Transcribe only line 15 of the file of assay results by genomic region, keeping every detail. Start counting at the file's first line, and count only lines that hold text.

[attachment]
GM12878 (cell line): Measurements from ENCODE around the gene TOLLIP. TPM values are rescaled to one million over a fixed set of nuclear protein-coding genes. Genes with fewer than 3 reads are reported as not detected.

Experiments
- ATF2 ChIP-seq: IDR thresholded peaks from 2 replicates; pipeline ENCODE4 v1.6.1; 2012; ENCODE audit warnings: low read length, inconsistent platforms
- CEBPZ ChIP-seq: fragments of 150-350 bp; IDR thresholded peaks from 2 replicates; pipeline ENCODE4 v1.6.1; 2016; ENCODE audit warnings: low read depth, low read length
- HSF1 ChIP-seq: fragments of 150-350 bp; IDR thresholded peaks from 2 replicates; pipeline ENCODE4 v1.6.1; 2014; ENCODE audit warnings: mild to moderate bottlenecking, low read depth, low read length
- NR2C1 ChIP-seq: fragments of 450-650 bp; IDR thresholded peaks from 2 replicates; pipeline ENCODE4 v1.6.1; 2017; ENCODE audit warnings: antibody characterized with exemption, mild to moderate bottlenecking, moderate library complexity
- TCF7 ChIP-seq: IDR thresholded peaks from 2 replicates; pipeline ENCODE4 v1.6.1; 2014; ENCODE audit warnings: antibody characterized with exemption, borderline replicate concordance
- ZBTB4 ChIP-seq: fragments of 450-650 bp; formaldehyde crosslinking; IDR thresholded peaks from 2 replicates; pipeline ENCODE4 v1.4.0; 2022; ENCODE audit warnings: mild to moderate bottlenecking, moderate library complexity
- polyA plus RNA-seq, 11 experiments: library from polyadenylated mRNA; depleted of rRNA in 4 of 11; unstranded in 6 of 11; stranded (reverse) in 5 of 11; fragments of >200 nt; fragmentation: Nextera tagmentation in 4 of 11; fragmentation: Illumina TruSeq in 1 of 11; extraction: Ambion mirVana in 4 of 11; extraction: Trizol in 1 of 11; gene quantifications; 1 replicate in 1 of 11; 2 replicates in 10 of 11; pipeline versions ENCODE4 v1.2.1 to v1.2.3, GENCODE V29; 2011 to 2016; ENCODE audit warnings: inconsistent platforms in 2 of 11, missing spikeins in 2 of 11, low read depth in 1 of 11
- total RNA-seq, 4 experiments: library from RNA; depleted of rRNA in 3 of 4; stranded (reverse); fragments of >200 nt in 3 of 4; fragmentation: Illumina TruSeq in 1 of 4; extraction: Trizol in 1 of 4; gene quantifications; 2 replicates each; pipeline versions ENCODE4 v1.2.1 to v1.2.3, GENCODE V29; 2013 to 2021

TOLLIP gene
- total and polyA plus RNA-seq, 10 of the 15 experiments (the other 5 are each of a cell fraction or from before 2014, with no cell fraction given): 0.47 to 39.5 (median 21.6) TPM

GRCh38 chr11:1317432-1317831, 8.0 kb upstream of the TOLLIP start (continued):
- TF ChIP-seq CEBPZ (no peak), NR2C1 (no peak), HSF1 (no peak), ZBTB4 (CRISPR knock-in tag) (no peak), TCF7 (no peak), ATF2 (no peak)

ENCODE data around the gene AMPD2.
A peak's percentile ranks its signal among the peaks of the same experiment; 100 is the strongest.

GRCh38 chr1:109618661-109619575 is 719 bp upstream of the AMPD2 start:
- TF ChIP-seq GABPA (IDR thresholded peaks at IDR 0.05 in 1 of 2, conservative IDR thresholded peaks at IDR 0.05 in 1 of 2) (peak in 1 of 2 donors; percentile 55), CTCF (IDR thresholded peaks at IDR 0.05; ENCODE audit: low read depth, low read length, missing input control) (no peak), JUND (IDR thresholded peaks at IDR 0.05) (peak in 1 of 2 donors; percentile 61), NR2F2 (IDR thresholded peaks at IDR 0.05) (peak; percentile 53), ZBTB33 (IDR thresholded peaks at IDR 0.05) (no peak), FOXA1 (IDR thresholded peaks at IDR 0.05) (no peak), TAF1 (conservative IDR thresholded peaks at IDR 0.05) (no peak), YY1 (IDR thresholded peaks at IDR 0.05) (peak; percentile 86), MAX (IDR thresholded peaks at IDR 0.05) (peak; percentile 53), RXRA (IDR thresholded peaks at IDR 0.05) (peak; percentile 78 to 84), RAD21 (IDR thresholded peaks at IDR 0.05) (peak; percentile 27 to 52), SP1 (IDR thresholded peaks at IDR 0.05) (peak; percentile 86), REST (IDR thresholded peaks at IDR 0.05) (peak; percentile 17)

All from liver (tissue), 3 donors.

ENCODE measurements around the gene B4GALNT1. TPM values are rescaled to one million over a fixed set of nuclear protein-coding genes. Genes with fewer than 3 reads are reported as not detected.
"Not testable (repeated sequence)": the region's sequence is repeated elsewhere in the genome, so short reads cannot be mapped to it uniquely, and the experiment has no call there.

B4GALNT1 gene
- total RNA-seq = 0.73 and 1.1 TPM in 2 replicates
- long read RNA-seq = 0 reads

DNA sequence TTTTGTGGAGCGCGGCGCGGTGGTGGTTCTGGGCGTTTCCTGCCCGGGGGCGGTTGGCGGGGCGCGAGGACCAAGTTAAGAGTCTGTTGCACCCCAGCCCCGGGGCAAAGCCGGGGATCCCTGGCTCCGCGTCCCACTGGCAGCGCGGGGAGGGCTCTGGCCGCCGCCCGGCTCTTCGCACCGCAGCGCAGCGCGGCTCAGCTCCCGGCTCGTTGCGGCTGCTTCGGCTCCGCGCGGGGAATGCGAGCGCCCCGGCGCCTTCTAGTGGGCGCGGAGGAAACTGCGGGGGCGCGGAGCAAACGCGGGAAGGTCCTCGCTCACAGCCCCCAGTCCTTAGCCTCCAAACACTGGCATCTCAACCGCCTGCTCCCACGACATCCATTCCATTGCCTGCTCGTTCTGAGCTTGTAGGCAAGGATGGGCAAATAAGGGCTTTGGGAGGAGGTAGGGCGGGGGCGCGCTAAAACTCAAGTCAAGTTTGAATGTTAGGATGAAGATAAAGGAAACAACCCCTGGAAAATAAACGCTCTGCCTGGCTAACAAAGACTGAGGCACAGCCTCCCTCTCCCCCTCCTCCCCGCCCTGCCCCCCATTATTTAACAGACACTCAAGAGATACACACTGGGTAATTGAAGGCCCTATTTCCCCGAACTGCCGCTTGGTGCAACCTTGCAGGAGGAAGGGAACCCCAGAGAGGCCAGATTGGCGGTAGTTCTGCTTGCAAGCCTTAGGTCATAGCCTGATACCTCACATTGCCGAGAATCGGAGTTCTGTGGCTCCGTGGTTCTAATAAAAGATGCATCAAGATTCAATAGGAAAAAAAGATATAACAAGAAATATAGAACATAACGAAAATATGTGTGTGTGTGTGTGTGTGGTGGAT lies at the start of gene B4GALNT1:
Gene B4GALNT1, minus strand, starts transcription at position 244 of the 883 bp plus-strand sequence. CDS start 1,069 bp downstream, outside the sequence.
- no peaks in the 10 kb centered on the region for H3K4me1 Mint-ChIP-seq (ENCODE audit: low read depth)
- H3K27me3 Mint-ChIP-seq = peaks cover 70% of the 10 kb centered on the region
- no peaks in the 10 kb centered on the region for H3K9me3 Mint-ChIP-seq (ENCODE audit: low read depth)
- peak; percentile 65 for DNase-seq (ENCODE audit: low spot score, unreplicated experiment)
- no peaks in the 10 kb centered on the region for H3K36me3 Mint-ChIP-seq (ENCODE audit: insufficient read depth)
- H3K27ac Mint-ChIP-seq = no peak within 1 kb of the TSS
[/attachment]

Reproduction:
ENCODE data around the gene AMPD2.